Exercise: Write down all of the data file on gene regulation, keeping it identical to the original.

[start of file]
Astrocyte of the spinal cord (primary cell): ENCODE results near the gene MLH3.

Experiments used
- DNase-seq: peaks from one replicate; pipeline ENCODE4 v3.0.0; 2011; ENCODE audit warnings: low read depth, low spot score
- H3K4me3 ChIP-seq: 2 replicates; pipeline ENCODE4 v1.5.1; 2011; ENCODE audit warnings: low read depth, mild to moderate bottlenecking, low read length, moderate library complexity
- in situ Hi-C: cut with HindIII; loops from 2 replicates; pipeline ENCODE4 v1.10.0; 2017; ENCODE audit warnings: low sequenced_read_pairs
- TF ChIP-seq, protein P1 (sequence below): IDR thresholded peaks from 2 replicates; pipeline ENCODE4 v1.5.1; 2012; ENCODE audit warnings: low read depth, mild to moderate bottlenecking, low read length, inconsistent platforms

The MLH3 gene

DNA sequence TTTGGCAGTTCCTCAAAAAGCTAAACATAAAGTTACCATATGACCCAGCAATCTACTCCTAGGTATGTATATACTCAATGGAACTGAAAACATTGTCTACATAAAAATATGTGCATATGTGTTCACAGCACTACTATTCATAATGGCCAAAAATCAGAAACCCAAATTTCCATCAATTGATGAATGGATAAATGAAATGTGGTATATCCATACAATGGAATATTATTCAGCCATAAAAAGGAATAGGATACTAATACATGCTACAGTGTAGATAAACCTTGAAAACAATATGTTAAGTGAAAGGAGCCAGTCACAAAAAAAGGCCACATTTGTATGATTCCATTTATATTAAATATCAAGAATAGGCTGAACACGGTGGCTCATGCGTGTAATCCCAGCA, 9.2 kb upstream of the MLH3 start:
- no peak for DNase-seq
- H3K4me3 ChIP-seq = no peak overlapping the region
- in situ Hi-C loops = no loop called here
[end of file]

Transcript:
Astrocyte of the spinal cord (primary cell): ENCODE results near the gene MLH3.

Experiments used
- DNase-seq: peaks from one replicate; pipeline ENCODE4 v3.0.0; 2011; ENCODE audit warnings: low read depth, low spot score
- H3K4me3 ChIP-seq: 2 replicates; pipeline ENCODE4 v1.5.1; 2011; ENCODE audit warnings: low read depth, mild to moderate bottlenecking, low read length, moderate library complexity
- in situ Hi-C: cut with HindIII; loops from 2 replicates; pipeline ENCODE4 v1.10.0; 2017; ENCODE audit warnings: low sequenced_read_pairs
- TF ChIP-seq, protein P1 (sequence below): IDR thresholded peaks from 2 replicates; pipeline ENCODE4 v1.5.1; 2012; ENCODE audit warnings: low read depth, mild to moderate bottlenecking, low read length, inconsistent platforms

The MLH3 gene

DNA sequence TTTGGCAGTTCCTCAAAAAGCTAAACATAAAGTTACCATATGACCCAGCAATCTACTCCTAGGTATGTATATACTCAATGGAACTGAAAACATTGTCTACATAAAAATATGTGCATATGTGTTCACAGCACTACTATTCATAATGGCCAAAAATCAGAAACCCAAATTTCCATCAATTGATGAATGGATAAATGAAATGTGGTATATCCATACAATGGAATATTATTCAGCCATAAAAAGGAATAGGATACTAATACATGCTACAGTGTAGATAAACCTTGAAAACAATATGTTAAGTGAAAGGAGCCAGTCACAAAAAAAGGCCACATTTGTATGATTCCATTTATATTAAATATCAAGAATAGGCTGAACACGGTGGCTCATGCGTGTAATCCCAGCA, 9.2 kb upstream of the MLH3 start:
- no peak for DNase-seq
- H3K4me3 ChIP-seq = no peak overlapping the region
- in situ Hi-C loops = no loop called here